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Law to protect Arabic 21, April 2010

Posted by thegulfblog.com in The Gulf.
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Plans are afoot in the Emirates to protect the Arabic language. The perceived loss of ground of Arabic to English stems from several factors.

  • The language of international commerce, trade etc is English. The Gulf’s headfirst dive into the very heart of these worlds in recent years, has therefore, forced Gulf countries to improve their English to the point where it is the language of the vast majority of business.
  • Emiratees are a minority in their own country. The lingua franca for all – Europeans, Arabs, Asians and even Americans – is, therefore, English.
  • Also, because the Emirates need so many foreigners, their systems, companies etc need to accommodate the English language in order for skilled Westerners to do the necessary jobs.
  • English is generally taught better in schools than Arabic. Arabic teaching is taught through rote learning and memorization. English language teaching, however, has advanced and is far more interactive.
  • Countless interviews and conversations in the Gulf tell me that English is fast becoming the language of choice of the younger generation to the severe detriment of Arabic. Access to Western culture and Western travel are two precipitants of this.

Feel free to add to (or argue with) the list…

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Comments»

1. Abstract JK - 21, April 2010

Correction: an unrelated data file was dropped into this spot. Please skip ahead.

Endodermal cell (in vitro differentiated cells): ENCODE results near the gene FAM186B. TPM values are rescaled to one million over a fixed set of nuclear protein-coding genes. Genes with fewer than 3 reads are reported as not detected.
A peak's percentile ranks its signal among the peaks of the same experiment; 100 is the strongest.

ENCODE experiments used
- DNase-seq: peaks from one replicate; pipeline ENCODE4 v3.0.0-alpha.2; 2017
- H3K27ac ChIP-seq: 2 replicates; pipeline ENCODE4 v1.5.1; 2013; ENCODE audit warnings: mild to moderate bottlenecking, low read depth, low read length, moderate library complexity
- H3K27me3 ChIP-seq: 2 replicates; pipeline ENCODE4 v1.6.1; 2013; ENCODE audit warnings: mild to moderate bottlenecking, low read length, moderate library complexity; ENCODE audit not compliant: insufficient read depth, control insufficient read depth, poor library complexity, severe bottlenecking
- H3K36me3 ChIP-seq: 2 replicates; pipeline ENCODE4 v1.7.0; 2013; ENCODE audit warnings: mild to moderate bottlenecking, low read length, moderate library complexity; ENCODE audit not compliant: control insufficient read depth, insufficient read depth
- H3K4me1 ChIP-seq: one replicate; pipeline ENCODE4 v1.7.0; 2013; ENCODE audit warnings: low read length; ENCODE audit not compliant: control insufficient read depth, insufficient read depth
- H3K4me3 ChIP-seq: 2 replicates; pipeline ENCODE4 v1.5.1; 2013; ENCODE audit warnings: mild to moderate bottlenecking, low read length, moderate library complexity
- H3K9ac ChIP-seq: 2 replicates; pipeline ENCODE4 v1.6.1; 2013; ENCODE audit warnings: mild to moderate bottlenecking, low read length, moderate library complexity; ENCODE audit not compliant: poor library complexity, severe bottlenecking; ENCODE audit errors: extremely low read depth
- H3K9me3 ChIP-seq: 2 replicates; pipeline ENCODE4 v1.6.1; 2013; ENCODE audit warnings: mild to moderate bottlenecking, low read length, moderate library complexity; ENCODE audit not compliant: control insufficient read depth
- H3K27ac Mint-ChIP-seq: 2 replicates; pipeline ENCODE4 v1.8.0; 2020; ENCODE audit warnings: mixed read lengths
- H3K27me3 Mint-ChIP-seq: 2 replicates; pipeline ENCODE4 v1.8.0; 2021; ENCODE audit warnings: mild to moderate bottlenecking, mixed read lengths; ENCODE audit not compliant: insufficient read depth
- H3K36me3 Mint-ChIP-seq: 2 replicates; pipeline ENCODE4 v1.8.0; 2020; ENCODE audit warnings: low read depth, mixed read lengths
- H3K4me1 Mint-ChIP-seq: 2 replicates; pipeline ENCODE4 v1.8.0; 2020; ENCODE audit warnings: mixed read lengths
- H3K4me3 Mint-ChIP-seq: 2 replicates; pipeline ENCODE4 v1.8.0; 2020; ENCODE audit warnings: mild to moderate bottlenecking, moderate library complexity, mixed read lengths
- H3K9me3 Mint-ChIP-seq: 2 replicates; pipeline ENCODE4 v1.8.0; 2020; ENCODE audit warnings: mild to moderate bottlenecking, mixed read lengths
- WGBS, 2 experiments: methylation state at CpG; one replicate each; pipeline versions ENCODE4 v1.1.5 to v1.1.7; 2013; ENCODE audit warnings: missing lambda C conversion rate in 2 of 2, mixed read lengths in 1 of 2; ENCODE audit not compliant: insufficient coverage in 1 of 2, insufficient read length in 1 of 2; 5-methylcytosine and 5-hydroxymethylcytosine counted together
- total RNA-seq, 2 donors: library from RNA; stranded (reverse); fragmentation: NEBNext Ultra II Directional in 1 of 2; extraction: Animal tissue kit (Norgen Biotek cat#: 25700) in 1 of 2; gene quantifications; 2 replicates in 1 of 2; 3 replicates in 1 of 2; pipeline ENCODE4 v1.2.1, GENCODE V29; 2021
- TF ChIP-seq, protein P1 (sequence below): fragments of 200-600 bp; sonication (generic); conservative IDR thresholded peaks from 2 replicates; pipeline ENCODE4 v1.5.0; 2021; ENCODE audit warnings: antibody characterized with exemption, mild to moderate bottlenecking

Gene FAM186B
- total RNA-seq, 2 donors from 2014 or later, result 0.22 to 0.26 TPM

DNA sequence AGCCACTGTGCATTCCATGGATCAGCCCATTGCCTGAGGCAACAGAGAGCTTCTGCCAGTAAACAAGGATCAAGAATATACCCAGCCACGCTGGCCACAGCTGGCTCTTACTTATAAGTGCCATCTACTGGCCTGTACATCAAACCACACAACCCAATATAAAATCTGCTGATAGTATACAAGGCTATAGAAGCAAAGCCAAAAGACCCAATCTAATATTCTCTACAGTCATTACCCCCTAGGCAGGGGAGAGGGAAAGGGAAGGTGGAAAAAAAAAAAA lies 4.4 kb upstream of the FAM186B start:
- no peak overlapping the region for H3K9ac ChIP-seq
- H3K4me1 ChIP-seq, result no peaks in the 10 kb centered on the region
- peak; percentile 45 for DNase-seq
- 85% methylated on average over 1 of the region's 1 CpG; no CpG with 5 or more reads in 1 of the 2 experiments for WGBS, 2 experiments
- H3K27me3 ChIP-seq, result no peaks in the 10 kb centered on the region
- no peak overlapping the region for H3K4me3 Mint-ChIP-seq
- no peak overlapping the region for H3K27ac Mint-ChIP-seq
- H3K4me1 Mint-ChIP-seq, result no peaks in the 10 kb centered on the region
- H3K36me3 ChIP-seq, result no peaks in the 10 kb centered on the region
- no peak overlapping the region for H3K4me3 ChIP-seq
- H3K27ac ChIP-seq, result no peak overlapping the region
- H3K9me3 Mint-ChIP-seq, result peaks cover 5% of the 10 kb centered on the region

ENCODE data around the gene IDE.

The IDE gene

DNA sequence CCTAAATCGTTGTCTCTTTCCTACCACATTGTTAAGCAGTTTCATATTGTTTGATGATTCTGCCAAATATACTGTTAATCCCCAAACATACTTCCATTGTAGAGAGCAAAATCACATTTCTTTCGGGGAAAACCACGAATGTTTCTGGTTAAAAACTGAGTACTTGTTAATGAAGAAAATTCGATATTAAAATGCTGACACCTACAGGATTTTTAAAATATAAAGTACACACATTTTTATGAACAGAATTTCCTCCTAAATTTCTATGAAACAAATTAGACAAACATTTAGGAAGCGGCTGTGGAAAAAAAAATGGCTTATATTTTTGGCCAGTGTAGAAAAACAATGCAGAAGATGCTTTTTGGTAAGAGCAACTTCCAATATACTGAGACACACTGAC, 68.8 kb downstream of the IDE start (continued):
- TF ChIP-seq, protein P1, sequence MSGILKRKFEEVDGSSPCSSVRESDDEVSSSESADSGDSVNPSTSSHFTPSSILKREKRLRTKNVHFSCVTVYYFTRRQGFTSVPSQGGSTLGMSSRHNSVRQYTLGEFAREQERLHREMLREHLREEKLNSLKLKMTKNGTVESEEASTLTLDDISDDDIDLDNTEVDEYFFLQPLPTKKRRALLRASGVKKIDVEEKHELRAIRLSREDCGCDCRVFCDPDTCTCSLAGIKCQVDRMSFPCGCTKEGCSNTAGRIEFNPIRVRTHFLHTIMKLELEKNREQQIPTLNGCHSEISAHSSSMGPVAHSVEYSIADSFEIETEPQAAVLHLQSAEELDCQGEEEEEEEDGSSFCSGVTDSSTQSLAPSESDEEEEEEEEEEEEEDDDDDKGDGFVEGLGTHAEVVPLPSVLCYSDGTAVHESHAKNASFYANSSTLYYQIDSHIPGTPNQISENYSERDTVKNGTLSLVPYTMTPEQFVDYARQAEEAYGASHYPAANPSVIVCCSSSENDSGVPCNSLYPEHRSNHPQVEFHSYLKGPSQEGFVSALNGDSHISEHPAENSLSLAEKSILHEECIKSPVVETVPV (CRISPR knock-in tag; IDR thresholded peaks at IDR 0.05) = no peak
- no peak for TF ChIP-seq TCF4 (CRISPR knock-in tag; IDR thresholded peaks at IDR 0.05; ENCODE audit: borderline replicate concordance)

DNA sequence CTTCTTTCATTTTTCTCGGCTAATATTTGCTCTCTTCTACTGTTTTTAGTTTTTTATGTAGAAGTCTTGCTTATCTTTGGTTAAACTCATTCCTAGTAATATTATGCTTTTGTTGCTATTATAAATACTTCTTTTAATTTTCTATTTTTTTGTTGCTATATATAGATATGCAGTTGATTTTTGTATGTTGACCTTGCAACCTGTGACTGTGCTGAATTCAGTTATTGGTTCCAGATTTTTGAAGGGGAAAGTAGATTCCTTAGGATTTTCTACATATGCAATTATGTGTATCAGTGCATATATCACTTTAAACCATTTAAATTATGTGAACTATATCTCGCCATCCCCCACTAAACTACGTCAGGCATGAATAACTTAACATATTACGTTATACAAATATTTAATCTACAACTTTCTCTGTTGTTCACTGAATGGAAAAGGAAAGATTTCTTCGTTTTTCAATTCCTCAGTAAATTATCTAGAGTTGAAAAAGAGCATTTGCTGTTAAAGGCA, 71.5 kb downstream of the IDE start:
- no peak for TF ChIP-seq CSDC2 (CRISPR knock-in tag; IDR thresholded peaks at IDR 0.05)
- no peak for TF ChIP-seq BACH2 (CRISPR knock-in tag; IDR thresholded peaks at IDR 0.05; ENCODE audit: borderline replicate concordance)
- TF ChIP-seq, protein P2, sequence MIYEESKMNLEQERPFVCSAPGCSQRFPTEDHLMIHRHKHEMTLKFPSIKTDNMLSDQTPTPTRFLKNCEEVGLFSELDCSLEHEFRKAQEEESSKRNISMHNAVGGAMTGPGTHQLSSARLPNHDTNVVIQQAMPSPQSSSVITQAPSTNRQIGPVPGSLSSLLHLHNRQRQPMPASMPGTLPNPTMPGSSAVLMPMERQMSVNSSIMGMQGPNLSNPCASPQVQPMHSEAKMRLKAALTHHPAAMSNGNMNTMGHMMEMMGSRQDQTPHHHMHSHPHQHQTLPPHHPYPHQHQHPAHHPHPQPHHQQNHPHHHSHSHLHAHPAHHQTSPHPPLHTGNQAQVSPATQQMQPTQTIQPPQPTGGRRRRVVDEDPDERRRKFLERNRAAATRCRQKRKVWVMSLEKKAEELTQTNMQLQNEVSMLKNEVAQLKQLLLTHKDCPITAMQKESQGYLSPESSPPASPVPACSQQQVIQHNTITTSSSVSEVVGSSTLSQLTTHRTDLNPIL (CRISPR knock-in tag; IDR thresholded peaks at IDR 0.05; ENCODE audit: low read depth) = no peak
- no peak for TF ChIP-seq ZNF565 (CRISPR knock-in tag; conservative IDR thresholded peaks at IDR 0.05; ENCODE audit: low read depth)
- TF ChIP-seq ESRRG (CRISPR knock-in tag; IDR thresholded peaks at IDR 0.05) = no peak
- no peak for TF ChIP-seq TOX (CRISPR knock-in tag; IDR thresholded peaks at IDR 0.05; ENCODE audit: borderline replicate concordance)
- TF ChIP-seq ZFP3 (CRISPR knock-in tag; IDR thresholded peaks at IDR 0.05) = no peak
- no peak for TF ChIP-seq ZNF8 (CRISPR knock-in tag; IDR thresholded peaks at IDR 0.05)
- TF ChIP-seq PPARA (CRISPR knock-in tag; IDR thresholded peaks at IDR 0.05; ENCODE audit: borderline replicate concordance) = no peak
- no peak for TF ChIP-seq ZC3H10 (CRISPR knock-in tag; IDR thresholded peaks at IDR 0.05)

“English is generally taught better in schools than Arabic. Arabic teaching is taught through rote learning and memorization. English language teaching, however, has advanced and is far more interactive.”

This is true. However, it is also necessary to note the perceived differences in quality of education between ‘international schools’ (English/American mostly) and traditional public schools. In fact, many of the pupils in the international schools learn more about American/British history than Middle Eastern/Arab history.

Another important factor stems from the ratio of Arabic instruction/ English instruction in the curriculum. From what I’m told, Gulf students often spend much more class time (double to triple) learning English than Arabic (Fusha). When their only other aural exposure to Arabic (as opposed to amiyya) is from the Al-Jazeera background noise at home and the Friday Sermon, the death of Arabic is not surprising.

Just ask any Gulfie shab what his favorite TV show is. I’m willing to bet 3 Kuwaiti dinars that Prison Break beats Qaradawi’s ‘Shariah and Life’ by a comfortable margin…

If anybody is interested in this topic, Al Jazeera’s Bilaa Haduud hosts Bahraini intellectual Ali Fakhro in a fascinating examination of foreign workers/influence in the Khaleej. http://www.youtube.com/watch?v=_tdeSoASuLw

davidbroberts - 21, April 2010

Nice stuff. Thanks.


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